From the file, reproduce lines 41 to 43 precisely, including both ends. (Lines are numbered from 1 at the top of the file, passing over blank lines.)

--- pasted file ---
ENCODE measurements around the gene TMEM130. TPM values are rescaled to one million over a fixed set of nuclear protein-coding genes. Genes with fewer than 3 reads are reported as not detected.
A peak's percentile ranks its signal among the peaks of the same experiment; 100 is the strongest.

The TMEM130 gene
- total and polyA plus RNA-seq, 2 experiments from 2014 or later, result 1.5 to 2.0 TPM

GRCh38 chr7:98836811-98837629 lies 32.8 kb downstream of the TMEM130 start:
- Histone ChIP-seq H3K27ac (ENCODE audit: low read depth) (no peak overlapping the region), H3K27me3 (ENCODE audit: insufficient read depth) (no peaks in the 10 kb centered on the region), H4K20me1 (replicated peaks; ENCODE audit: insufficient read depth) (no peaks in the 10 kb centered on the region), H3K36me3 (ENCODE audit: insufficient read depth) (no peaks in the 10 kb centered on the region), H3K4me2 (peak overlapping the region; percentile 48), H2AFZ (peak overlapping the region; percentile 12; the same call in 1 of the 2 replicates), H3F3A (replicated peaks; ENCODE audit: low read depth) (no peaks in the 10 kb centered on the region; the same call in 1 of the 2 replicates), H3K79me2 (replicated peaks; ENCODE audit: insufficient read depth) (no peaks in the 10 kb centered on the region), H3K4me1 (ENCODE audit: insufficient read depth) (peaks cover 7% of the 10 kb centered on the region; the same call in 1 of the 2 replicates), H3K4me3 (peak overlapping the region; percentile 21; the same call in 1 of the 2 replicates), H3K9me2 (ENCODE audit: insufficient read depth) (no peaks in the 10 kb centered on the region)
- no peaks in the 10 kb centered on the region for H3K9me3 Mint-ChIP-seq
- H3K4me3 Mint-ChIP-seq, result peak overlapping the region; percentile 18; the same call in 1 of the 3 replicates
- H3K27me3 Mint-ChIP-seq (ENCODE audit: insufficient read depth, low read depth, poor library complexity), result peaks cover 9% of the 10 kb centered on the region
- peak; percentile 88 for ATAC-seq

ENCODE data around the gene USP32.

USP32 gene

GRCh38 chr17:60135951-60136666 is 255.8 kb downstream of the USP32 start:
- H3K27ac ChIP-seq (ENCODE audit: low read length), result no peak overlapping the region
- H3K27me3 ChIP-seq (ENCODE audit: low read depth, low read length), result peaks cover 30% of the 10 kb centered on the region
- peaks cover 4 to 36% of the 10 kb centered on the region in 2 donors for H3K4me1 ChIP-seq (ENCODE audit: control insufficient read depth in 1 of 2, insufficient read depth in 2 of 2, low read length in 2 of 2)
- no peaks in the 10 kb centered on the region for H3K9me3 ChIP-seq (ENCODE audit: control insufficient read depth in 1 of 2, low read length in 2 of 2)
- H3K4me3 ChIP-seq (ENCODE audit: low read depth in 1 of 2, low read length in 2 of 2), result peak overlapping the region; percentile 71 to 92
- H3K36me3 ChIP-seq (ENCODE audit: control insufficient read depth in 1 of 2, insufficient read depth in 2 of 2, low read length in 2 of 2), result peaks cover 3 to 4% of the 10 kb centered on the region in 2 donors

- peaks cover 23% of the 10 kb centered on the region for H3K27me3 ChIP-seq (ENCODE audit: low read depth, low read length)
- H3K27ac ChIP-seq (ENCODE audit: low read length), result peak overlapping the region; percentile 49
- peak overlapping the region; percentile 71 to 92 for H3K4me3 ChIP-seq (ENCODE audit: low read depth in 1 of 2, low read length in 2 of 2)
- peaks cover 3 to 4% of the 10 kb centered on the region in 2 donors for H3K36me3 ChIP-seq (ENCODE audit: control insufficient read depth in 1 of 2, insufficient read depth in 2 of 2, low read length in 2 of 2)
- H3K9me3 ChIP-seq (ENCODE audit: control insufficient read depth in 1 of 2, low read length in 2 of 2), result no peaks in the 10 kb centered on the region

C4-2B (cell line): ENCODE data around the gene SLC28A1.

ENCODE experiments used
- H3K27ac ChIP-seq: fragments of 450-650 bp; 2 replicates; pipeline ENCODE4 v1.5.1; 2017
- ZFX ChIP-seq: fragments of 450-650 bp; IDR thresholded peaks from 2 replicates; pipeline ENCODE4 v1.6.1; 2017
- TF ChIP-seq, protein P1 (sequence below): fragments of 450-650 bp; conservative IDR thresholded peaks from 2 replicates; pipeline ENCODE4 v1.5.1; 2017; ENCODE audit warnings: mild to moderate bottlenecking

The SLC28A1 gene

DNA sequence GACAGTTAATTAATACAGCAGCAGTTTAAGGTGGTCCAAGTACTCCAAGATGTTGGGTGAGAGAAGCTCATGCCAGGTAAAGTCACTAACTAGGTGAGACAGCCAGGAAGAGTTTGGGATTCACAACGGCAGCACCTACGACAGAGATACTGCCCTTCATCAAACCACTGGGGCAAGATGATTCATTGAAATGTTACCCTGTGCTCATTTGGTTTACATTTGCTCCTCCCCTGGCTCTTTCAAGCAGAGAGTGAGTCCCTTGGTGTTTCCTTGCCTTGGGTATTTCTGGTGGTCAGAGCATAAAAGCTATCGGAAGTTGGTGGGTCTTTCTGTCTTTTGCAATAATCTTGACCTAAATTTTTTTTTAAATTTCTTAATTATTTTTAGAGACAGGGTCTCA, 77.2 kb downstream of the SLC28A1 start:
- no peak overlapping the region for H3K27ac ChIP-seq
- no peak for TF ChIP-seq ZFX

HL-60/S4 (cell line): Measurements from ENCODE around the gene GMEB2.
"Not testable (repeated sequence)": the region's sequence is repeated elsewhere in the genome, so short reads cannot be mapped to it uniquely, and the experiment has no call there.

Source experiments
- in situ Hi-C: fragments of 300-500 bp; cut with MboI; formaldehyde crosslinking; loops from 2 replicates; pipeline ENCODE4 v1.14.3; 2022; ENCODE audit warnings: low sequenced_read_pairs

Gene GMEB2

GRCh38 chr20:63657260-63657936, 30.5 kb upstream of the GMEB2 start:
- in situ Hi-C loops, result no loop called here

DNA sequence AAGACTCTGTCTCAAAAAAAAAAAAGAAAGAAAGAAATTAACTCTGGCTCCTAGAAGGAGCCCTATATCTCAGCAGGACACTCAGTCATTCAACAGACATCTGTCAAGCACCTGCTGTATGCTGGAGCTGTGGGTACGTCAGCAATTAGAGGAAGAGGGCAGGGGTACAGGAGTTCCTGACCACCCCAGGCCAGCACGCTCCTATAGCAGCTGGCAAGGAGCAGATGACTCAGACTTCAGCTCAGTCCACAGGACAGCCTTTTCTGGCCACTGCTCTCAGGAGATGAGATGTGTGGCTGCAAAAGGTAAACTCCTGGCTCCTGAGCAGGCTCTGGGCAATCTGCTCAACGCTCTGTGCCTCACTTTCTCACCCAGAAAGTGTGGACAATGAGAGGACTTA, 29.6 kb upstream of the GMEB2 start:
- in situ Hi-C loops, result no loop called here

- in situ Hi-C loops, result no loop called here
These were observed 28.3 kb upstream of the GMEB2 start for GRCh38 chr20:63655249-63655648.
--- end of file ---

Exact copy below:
DNA sequence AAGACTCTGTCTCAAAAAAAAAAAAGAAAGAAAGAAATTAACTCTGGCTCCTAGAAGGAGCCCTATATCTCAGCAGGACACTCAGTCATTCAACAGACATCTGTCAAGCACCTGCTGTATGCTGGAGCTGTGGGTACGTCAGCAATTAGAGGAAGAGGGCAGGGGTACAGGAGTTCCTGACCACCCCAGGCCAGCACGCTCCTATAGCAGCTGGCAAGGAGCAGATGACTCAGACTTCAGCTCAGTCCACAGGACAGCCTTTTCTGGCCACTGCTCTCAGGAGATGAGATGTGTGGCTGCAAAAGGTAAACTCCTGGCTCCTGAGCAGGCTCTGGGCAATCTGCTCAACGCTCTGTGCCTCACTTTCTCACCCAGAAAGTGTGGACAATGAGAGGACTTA, 29.6 kb upstream of the GMEB2 start:
- in situ Hi-C loops, result no loop called here

- in situ Hi-C loops, result no loop called here